we shadows have offended,
Think but this, and all is mended:
That you have but slumbered here,
While these visions did appear;
And this weak and idle theme,
No more yielding but a dream,
Gentles, do not reprehend.
If you pardon, we will mend.
Puck speaks these lines in an address
to the audience near the end of A Midsummer Night’s Dream, extending
the theme of dreams beyond the world of the play and putting the
reality of the audience’s experience into question (V.epilogue.1–8).
As many of the characters (Bottom and Theseus among them) believe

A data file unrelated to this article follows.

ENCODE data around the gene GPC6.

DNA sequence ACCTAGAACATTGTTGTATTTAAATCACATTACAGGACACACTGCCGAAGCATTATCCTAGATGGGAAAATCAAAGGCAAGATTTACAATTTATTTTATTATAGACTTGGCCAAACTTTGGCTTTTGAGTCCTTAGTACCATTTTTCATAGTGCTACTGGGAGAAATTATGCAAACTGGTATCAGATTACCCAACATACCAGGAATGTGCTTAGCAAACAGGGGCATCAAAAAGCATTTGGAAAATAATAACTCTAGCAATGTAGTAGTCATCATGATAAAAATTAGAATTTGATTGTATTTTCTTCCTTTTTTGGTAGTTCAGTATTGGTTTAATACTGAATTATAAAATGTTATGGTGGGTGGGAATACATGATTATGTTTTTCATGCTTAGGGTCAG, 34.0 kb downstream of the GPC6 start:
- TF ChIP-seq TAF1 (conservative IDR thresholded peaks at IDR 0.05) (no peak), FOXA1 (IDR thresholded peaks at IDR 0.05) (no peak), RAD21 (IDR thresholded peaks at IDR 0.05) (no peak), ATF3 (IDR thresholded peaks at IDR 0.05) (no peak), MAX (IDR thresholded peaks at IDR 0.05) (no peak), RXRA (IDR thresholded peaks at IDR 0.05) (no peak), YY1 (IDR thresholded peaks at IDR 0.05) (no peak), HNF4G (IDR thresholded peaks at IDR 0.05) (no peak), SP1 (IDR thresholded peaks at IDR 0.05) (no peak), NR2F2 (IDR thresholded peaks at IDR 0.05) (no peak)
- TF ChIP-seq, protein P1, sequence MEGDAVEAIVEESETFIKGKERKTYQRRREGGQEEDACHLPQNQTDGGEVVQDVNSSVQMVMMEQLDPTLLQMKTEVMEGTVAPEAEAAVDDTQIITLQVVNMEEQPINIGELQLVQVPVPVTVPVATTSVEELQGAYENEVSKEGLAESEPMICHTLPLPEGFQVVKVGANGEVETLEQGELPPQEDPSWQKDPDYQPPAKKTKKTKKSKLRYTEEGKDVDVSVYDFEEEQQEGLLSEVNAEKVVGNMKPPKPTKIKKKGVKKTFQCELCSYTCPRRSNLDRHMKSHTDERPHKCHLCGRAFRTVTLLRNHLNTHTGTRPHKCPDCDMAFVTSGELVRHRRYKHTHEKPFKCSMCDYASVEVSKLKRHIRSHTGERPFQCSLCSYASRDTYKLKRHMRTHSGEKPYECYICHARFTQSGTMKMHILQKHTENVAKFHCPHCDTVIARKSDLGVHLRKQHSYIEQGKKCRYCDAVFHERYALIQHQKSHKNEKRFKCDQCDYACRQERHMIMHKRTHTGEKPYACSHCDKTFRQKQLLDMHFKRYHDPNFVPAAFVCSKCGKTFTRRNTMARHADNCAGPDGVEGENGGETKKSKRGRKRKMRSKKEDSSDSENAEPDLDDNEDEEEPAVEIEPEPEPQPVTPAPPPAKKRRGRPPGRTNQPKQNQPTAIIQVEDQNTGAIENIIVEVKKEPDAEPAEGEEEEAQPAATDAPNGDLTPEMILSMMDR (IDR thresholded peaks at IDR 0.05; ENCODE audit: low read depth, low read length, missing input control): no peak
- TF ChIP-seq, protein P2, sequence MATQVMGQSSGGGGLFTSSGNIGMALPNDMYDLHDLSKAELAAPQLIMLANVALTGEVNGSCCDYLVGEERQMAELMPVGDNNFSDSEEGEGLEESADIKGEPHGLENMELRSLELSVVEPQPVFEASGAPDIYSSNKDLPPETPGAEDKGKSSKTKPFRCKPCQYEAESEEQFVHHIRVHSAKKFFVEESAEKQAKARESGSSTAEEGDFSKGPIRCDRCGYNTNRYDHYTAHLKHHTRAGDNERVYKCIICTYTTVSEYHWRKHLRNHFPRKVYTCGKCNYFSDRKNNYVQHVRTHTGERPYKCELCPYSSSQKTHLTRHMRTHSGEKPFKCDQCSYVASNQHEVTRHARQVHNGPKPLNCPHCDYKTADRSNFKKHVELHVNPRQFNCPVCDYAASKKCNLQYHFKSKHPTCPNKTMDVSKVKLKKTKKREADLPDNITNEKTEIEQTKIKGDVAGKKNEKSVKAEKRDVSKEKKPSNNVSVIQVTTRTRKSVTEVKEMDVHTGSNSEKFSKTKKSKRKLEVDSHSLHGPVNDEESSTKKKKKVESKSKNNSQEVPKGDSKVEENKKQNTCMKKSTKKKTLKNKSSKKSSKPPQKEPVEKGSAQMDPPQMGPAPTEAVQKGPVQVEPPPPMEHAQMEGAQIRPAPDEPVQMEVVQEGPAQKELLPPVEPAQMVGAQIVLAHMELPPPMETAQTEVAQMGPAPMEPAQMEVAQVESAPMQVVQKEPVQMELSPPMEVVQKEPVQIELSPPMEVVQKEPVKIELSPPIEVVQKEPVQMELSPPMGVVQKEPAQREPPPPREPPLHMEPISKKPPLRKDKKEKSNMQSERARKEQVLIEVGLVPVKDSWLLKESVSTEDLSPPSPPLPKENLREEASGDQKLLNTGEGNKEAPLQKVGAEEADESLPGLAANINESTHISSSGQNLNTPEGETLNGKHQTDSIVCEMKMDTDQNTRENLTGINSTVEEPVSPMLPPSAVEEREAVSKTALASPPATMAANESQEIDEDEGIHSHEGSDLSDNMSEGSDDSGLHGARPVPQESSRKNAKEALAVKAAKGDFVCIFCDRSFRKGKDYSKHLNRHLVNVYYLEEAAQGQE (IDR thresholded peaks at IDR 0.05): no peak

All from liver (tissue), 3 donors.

that the magical events of the play’s action were merely a dream,
Puck tells the crowd that if the play has offended them, they too
should remember it simply as a dream—“That you have but slumbered
here, / While these visions did appear.” The speech offers a commentary
on the dreamlike atmosphere of A Midsummer Night’s Dream and
casts the play as a magical dream in which the audience shares.